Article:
A well designed physical keyboard (IMO the G1 has one) even if the keys are smaller you can still put the pressure on the key you want to press and it and only it will be pressed. Other physical keyboards, such as those on the Pantech Duo they keys are too flat and they aren't any better than a virtual keyboard.

Re:lack of keyboard (1)

hattig (47930) | more than 5 years ago | (#26886761)

The iPhone will auto-correct for fat fingering, but it takes a while to get used to it (i.e., to stop the reflex delete action). You only actually need to type in the close vicinity of the correct key, and this is not difficult unless you lost your hands in an industrial accident and now have to type with the stub of your arm.

Other solutions involve plastic surgery to create pointier nubs on your thumbs.

Re:lack of keyboard (1)

GooberToo (74388) | more than 5 years ago | (#26887911)

I never got this Cellphone Keyboard obsession thing. Even ones with real keyboards they are just good for typing short messages, really small buttons makes it hard to type.

I assume you've never actually used one. That "really hard to [type]", keyboard is far more efficient, faster to use, and less error prone than the on-screen variants. And as a bonus, you're not surrendering huge chunks of screen real-estate to support a clunky, non-tactile, error-prone, slow keyboard.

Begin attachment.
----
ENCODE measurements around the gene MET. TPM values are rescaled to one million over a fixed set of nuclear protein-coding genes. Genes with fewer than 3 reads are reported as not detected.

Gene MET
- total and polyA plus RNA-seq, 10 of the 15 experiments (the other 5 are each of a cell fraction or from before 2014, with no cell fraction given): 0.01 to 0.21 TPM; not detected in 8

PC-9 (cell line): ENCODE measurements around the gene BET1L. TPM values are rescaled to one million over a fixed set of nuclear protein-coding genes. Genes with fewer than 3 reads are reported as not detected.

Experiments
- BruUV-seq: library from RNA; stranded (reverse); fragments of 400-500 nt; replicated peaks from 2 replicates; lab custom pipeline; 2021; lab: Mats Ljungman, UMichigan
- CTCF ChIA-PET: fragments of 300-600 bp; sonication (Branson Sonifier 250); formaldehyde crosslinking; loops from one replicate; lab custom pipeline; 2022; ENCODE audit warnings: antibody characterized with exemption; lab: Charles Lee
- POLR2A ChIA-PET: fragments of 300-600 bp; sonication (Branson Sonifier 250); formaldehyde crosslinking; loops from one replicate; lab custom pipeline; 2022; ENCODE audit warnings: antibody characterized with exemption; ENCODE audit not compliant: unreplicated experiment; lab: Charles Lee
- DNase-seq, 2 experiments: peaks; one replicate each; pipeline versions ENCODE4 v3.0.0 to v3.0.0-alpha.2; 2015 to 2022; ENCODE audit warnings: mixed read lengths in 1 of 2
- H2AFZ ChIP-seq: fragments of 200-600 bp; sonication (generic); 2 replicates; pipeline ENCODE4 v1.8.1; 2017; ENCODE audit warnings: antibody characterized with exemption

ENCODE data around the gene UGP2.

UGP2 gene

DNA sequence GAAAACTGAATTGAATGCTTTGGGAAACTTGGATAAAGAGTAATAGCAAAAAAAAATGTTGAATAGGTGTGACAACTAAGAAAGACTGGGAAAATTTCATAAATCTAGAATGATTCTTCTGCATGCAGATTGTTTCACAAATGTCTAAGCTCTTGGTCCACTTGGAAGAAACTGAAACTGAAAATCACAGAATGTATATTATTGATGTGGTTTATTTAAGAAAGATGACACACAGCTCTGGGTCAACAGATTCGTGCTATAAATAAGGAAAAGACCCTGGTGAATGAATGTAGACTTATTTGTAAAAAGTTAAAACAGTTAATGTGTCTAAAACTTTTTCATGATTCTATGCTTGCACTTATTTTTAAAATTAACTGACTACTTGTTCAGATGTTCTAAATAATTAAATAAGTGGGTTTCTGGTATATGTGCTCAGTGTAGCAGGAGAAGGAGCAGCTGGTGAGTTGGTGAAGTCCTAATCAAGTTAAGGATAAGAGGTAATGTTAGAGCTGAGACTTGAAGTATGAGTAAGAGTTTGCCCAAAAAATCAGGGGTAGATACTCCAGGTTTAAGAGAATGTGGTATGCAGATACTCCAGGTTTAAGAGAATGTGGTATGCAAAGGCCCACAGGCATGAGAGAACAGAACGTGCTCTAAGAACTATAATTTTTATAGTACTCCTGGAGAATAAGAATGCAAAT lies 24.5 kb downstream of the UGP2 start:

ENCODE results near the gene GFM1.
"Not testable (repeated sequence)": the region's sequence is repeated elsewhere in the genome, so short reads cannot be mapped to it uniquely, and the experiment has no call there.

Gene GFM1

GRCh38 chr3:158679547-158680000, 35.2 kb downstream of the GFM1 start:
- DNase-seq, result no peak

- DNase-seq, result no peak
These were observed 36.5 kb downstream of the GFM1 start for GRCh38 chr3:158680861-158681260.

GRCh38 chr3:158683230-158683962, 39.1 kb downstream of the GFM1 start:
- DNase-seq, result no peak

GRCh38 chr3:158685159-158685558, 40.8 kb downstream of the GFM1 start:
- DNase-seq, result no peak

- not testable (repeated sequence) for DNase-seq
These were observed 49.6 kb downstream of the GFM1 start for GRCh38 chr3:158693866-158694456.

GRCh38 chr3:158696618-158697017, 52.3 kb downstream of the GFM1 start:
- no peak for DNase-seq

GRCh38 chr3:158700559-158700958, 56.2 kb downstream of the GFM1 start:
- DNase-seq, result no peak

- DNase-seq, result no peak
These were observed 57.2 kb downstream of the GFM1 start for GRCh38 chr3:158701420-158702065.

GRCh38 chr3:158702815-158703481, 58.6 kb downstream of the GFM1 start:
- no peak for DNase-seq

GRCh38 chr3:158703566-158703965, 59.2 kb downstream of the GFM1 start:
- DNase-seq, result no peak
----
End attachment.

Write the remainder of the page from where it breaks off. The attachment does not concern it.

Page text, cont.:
Any smart phone which does not have a real keyboard is deficient IMO. Again, IMO, this is a classic trade off between utilitarian function and stylish fashion. The iPhone is an 8-inch stiletto. The G1 is a running shoe. For some, it's all about function. For others its all about style. To each his own.

Re:lack of keyboard (1)

kaizendojo (956951) | more than 5 years ago | (#26888781)

So glad I am not the only one. I had a Samsung i760 that became problematic for different reasons, but the main reason I ended up returning it for a replacement was because the touch screen went off axis and could not be recalibrated. Without the use of the on screen keyboard, I was forced to use the slide out keyboard and strange as it might sound to some, it cut done my productivity by 70-75%.

Give me a good on screen keyboard and a thinner phone, thanks. BTW - Vito Zoom Board makes the on-screen keyboard infinitely easier to use; I highly recommend looking into it.

Re:lack of keyboard (1)

Zerth (26112) | more than 5 years ago | (#26886255)

I didn't think I'd ever like a touchscreen keyboard until my wife got me a Blackberry Storm. It still sucks compared to an IBM keyboard(what doesn't) and I can't type on it without looking at it, but the physical switch screen beats any other phone-sized device I've used. I probably can't type as fast as someone who has been using a regular blackberry for awhile or has a Psion-style fold open keyboard, but after a month I'm typing fast enough for anything I'd do on a phone.

Well. Except for when I screwed up when calculating the mass a hogshead of plutonium would move in an earlier thread, but that's really the screen size, not the keyboard.

While it isn't F/OSS like Android, the dev license is only $20 bucks. So between that and the clickable screen, the Storm has pretty much killed my desire for an Android phone.

Re:lack of keyboard (1)

bsDaemon (87307) | more than 5 years ago | (#26886591)

ditto on the blackberry storm. I'm actually using mine
To type this right now. Its a bit awkward by virtue of being a phone